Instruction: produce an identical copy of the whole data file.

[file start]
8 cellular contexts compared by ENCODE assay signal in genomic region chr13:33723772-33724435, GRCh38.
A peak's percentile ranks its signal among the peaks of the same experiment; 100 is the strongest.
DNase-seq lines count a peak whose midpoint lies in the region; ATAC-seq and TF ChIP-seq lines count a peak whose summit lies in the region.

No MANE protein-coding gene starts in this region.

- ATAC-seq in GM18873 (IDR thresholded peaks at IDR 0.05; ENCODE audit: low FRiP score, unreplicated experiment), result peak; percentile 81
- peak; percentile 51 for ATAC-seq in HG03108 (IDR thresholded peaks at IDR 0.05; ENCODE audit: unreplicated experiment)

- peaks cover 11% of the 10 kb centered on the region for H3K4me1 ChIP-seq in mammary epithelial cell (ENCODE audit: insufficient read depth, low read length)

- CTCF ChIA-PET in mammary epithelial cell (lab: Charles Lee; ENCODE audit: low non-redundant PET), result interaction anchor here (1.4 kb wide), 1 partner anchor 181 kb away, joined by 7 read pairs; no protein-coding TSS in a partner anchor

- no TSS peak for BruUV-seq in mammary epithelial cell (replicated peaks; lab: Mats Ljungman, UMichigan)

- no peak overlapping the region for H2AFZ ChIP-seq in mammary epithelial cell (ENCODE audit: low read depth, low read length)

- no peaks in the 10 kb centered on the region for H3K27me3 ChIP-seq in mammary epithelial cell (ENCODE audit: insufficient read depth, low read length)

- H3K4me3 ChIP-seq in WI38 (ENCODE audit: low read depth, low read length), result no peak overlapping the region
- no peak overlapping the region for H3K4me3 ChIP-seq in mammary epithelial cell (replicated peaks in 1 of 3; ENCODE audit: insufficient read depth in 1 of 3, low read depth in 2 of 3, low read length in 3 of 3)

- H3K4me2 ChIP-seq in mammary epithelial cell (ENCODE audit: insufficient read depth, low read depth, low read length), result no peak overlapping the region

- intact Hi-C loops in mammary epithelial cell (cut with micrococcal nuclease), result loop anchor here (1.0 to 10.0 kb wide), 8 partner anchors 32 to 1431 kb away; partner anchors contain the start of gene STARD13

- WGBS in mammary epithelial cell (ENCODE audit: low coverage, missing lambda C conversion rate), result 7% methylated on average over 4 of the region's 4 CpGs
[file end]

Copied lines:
8 cellular contexts compared by ENCODE assay signal in genomic region chr13:33723772-33724435, GRCh38.
A peak's percentile ranks its signal among the peaks of the same experiment; 100 is the strongest.
DNase-seq lines count a peak whose midpoint lies in the region; ATAC-seq and TF ChIP-seq lines count a peak whose summit lies in the region.

No MANE protein-coding gene starts in this region.

- ATAC-seq in GM18873 (IDR thresholded peaks at IDR 0.05; ENCODE audit: low FRiP score, unreplicated experiment), result peak; percentile 81
- peak; percentile 51 for ATAC-seq in HG03108 (IDR thresholded peaks at IDR 0.05; ENCODE audit: unreplicated experiment)

- peaks cover 11% of the 10 kb centered on the region for H3K4me1 ChIP-seq in mammary epithelial cell (ENCODE audit: insufficient read depth, low read length)

- CTCF ChIA-PET in mammary epithelial cell (lab: Charles Lee; ENCODE audit: low non-redundant PET), result interaction anchor here (1.4 kb wide), 1 partner anchor 181 kb away, joined by 7 read pairs; no protein-coding TSS in a partner anchor

- no TSS peak for BruUV-seq in mammary epithelial cell (replicated peaks; lab: Mats Ljungman, UMichigan)

- no peak overlapping the region for H2AFZ ChIP-seq in mammary epithelial cell (ENCODE audit: low read depth, low read length)

- no peaks in the 10 kb centered on the region for H3K27me3 ChIP-seq in mammary epithelial cell (ENCODE audit: insufficient read depth, low read length)

- H3K4me3 ChIP-seq in WI38 (ENCODE audit: low read depth, low read length), result no peak overlapping the region
- no peak overlapping the region for H3K4me3 ChIP-seq in mammary epithelial cell (replicated peaks in 1 of 3; ENCODE audit: insufficient read depth in 1 of 3, low read depth in 2 of 3, low read length in 3 of 3)

- H3K4me2 ChIP-seq in mammary epithelial cell (ENCODE audit: insufficient read depth, low read depth, low read length), result no peak overlapping the region

- intact Hi-C loops in mammary epithelial cell (cut with micrococcal nuclease), result loop anchor here (1.0 to 10.0 kb wide), 8 partner anchors 32 to 1431 kb away; partner anchors contain the start of gene STARD13

- WGBS in mammary epithelial cell (ENCODE audit: low coverage, missing lambda C conversion rate), result 7% methylated on average over 4 of the region's 4 CpGs